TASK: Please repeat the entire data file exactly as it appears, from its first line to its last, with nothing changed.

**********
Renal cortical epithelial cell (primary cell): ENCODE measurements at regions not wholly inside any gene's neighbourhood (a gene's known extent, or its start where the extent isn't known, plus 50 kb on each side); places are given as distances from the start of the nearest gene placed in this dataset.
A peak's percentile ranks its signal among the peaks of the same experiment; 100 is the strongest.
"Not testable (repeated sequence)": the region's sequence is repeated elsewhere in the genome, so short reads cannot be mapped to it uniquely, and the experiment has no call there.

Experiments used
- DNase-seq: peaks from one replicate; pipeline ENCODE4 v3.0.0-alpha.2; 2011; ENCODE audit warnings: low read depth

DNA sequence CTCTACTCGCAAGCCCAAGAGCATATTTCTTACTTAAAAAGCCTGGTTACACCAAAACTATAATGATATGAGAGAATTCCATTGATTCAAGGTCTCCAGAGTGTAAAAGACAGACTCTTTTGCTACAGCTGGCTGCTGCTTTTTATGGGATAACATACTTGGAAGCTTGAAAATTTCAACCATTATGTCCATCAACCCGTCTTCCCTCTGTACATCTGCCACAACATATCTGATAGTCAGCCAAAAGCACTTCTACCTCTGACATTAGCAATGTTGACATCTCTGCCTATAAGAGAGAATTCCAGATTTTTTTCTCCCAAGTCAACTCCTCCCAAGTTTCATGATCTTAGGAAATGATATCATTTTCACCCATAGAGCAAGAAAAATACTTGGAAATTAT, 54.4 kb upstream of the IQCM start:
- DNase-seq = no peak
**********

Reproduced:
Renal cortical epithelial cell (primary cell): ENCODE measurements at regions not wholly inside any gene's neighbourhood (a gene's known extent, or its start where the extent isn't known, plus 50 kb on each side); places are given as distances from the start of the nearest gene placed in this dataset.
A peak's percentile ranks its signal among the peaks of the same experiment; 100 is the strongest.
"Not testable (repeated sequence)": the region's sequence is repeated elsewhere in the genome, so short reads cannot be mapped to it uniquely, and the experiment has no call there.

Experiments used
- DNase-seq: peaks from one replicate; pipeline ENCODE4 v3.0.0-alpha.2; 2011; ENCODE audit warnings: low read depth

DNA sequence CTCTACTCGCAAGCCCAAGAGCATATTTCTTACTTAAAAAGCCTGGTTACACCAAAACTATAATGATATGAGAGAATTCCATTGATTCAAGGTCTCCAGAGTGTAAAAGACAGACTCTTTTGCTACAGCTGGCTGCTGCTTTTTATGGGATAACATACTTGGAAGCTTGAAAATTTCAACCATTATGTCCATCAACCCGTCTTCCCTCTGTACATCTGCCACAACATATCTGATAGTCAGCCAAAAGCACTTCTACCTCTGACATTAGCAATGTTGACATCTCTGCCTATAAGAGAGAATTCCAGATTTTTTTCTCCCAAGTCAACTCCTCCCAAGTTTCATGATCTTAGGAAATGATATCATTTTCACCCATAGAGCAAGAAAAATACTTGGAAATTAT, 54.4 kb upstream of the IQCM start:
- DNase-seq = no peak